Mobile health apps (also known as mHealth apps) are increasingly popular with consumers. As of 2014, there were more than 100,000 mobile health apps available on iOS and Android platforms, and total revenue from mobile health apps is expected to increase to $26 billion by the end of 2017, according to a research2guidance report. Mobile health apps have the potential to revolutionize the health care industry by engaging patients in their health care and facilitating communications between patients and their physicians. However, there are many privacy and security risks associated with their use.
Mobile health apps contain large amounts of data, the majority of which is personal and sensitive information about the app’s user. When this data crosses into the realm of protected health information, federal and state laws and regulations, come into effect to protect it. Mobile health app developers must be aware of these laws and regulations in order to create successful apps and avoid penalty under the law in the event of a breach of any protected health information contained within the app. But according to some mobile health app developers, there is confusion about the Health Insurance Portability and Accountability Act (“HIPAA”) and its application to the development of mobile health apps.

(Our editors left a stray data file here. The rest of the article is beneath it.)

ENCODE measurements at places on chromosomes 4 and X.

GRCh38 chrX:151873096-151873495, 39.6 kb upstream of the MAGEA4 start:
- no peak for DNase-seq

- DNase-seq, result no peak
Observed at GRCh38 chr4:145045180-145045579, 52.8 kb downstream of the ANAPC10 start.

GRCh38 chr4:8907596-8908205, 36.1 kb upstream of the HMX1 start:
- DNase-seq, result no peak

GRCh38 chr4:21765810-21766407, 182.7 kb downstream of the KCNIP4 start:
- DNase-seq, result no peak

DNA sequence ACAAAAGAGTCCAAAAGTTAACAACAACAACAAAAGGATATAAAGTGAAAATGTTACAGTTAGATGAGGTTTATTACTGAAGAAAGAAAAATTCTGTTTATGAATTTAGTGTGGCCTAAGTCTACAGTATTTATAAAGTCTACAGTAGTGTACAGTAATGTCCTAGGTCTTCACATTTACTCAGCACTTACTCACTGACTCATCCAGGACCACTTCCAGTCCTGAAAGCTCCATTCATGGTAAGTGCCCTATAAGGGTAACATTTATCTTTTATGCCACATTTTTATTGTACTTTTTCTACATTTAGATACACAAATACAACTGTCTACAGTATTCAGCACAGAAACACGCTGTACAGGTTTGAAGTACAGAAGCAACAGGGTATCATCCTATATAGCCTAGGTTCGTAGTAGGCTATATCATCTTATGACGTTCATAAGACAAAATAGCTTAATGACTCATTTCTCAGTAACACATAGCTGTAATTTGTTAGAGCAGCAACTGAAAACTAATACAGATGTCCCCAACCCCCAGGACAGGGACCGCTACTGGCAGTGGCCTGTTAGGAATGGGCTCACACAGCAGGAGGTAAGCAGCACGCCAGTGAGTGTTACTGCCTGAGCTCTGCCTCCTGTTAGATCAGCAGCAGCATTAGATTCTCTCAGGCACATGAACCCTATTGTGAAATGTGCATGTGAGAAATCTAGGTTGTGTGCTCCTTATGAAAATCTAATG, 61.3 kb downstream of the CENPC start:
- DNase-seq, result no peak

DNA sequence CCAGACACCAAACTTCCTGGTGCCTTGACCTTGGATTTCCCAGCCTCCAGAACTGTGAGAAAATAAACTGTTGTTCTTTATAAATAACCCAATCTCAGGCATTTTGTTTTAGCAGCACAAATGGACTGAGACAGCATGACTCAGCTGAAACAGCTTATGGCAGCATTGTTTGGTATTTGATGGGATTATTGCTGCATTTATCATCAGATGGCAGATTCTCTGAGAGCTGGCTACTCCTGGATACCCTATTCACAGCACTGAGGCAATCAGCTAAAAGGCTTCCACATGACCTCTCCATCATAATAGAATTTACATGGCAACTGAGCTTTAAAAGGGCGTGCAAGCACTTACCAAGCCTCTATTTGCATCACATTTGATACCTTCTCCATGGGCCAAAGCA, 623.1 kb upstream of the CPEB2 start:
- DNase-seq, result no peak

For mobile health app developers, additional guidance about the applicability of HIPAA is forthcoming from United States Department of Health and Human Services (“HHS”), Office for Civil Rights (“OCR”). In a recently released letter from Sylvia Burwell, Secretary of HHS, OCR has acknowledged that more guidance is necessary, especially for those companies and services that store data in the cloud. Further, Ms. Burwell stated that OCR has already met and discussed with ACT | The App Association the needs of mobile health companies, and promises to keep an open working relationship with them.
Here is the link to HHS letter at the bottom of the page:
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